Free and Fair Elections, But Progress Could Come Slowly for the Upright People

1201 Burkina Faso elections
Supporters of President-elect Roch Marc Kabore watch election results at Kabore's campaign headquarters in Ouagadougou, December 1. Roch Marc Kabore was proclaimed the winner of the presidential election in Burkina Faso and will become the country's first new leader in decades, the Independent National Electoral Commission said on Tuesday. Joe Penney/Reuters

Only a year after a popular uprising ended the 27-year rule of former President Blaise Compaore, and less than three months after a failed coup threatened to hijack the revolution, Burkina Faso has gone to the polls.

An estimated 5.5 million people voted in peaceful presidential and legislative elections on November 29, reportedly choosing former Prime Minister Roch Marc Christian Kabore to lead the government.

On the surface, the holding of the first free and fair presidential elections in 35 years should be viewed as a victory for the Burkinabe people and for democracy in Africa as a whole. However, elections will form only one of the steps needed to create a viable and self-sustaining democracy in Burkina Faso—a name that means "land of upright people."

Compaore ruled Burkina Faso for nearly three decades following a coup that led to the mysterious assassination of revolutionary hero Thomas Sankara. He was able to remain in power for so long through a complex web of corruption, patronage, cronyism and effective continental meddling. However, Compaore's decision to amend the constitutional article limiting presidential terms provoked mass civil protests in late October 2014, which ultimately led to the dissolution of the government and the abdication of the president on October 31 last year.

A transitional government took charge in the wake of the overthrow of Compaore, headed by President Michel Kafando and Prime Minister Yacouba Zida, a retired colonel from the powerful Presidential Security Regiment (RSP). Together they were tasked with implementing the reforms necessary to allow for elections, which were originally slated for October 11 of this year. However, the failed coup led by General Gilbert Diendere and loyalist soldiers of the RSP in September forced polling day to be delayed. Crucially, the failed coup demonstrated that there remained elements within the country, including within the politically powerful military, which remained wary of reform.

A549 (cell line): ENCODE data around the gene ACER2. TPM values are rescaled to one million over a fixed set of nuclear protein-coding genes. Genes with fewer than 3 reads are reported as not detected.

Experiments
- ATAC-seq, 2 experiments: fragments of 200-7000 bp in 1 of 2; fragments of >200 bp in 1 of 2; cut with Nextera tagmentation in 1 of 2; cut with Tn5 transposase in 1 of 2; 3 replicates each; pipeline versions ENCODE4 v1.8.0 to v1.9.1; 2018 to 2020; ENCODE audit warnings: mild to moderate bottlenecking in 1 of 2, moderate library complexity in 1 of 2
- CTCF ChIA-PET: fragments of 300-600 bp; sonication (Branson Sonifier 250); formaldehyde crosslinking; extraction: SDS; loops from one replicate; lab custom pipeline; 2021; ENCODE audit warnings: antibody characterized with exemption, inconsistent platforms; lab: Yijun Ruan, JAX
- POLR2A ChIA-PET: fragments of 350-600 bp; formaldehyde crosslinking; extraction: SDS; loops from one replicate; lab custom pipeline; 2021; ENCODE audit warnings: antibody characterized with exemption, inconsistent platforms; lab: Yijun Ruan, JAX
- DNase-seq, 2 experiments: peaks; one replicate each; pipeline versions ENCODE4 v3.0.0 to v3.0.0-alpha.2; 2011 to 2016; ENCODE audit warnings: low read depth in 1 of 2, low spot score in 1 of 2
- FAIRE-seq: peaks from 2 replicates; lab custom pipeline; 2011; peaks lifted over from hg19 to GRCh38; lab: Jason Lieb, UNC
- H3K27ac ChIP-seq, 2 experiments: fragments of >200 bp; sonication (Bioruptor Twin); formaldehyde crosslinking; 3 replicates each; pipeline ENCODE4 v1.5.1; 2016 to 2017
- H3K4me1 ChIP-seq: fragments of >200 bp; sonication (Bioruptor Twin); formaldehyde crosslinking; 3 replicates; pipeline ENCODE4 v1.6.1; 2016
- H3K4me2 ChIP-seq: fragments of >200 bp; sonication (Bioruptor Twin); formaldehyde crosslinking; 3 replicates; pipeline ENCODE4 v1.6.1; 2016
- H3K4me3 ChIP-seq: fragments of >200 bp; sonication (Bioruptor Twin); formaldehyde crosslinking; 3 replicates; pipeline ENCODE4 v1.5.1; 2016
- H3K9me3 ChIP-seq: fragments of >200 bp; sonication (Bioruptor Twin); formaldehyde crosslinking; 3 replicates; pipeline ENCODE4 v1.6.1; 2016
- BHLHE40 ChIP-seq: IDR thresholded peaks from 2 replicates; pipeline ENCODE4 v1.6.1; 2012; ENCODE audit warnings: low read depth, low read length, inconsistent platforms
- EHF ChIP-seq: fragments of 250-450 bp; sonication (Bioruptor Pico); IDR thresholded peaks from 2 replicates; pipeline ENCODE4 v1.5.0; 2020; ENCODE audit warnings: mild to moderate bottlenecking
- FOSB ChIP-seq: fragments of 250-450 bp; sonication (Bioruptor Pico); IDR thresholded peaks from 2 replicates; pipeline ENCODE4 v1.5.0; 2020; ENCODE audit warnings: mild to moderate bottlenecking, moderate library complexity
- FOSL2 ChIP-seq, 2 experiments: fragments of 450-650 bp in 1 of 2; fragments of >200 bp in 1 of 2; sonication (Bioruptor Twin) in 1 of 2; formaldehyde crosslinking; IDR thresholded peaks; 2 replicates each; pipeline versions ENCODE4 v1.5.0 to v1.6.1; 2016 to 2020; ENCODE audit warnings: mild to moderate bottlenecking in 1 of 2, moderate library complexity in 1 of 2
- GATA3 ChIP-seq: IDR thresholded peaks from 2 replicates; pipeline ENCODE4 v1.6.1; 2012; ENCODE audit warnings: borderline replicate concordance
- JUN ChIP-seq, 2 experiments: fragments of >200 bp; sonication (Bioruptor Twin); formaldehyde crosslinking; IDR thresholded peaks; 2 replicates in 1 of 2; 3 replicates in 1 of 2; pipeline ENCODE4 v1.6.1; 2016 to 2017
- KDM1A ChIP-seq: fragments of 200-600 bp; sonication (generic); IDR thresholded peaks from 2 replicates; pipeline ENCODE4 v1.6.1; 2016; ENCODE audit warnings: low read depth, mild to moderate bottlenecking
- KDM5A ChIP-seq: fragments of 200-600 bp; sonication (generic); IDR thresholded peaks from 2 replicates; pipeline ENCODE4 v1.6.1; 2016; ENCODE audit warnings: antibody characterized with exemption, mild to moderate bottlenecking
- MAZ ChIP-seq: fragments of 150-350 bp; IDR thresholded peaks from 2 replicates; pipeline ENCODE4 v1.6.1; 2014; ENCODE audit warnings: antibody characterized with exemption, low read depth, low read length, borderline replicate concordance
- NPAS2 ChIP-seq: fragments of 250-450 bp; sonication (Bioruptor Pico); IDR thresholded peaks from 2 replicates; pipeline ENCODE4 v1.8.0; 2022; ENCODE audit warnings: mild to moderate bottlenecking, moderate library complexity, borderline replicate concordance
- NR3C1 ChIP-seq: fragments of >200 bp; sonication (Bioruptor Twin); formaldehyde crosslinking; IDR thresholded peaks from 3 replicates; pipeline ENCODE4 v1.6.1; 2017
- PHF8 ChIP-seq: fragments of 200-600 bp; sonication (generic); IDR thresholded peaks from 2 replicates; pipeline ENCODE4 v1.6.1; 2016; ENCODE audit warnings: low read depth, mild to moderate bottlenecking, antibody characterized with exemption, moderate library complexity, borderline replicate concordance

At present, initial election results indicate that Kabore received 53.5 percent of Sunday's vote, avoiding the need for a runoff poll. Kabore served as prime minister between 1994 and 1996, and was a former leader of Compaore's Congress for Democracy Party (CDP) before resigning and forming his own party, the Movement of People for Progress (MPP), in objection to the president's attempts to change the constitution.

Despite Kabore's recent disavowal of Compaore's regime, he was closely allied to the previous government for 25 years and his MPP party is primarily made up of disaffected former allies of Compaore. Indeed, his successful performance in the polls may indicate that elements of the previous regime are not all that unpopular.

Compaore's CDP party was barred from fielding a candidate in the presidential election and so the true influence of those loyal to the past regime may only be measured in the performance of the party and its close ally, the ADF-RDA, in the legislative polls that will be released on the evening of December 1. A strong legislative performance by the CDP and ADF-RDA may prove to be a key constraint for any incoming government wishing to pass transformative legislation.

Democracy should deliver a proportional depiction of the will of the masses. It is noteworthy that free and fair polls have resulted in the election of a figure who—despite a period in opposition and a commitment to prevent his background from ushering in a period of reform—is also easily linked to the ousted previous regime. This result may prove to be positive in terms of Kabore's practical knowledge of the inner workings of government and established links to the networks of power and patronage that have ruled the country for so many years. However, it may also indicate that the revolution has completed a full circle, and that the population desires an established leader.

The shadow of the former regime is likely to taint the newly-elected Kabore. And here lies the core challenge to progress in Burkina Faso. A popular revolution has brought elections, but can elections bring prosperity to the Burkinabe?

The incoming government will be tasked with addressing the core failings of the previous regime and delivering measureable progress to a youthful population, while finding the correct mechanisms for dealing with the patronage networks that have dictated the functioning of the country for so long. Kabore will be challenged to improve the life standing of a very impoverished population—Burkina Faso has a GDP per capita of $713, making it one of the 20 poorest countries in the world—which has learned that it maintains the power to shift its political reality.

The Burkinabe have demonstrated their commitment to the ideals of democracy, twice standing up to seemingly all-powerful institutions and demanding change. It is this commitment that has seen civil revolution lead to democratic elections. It now falls onto the shoulders of the upright people to hold their democratically-elected government accountable to the ideals of their revolution, so that Burkina Faso may finally witness the progress it deserves.

Frank Charnas is CEO of AfriQue Consulting Group, a sub-Saharan Africa focused geopolitical, security and economic risk mitigation company. He tweets @frankcharnas.

Free and Fair Elections, But Progress Could Come Slowly for the Upright People | Opinion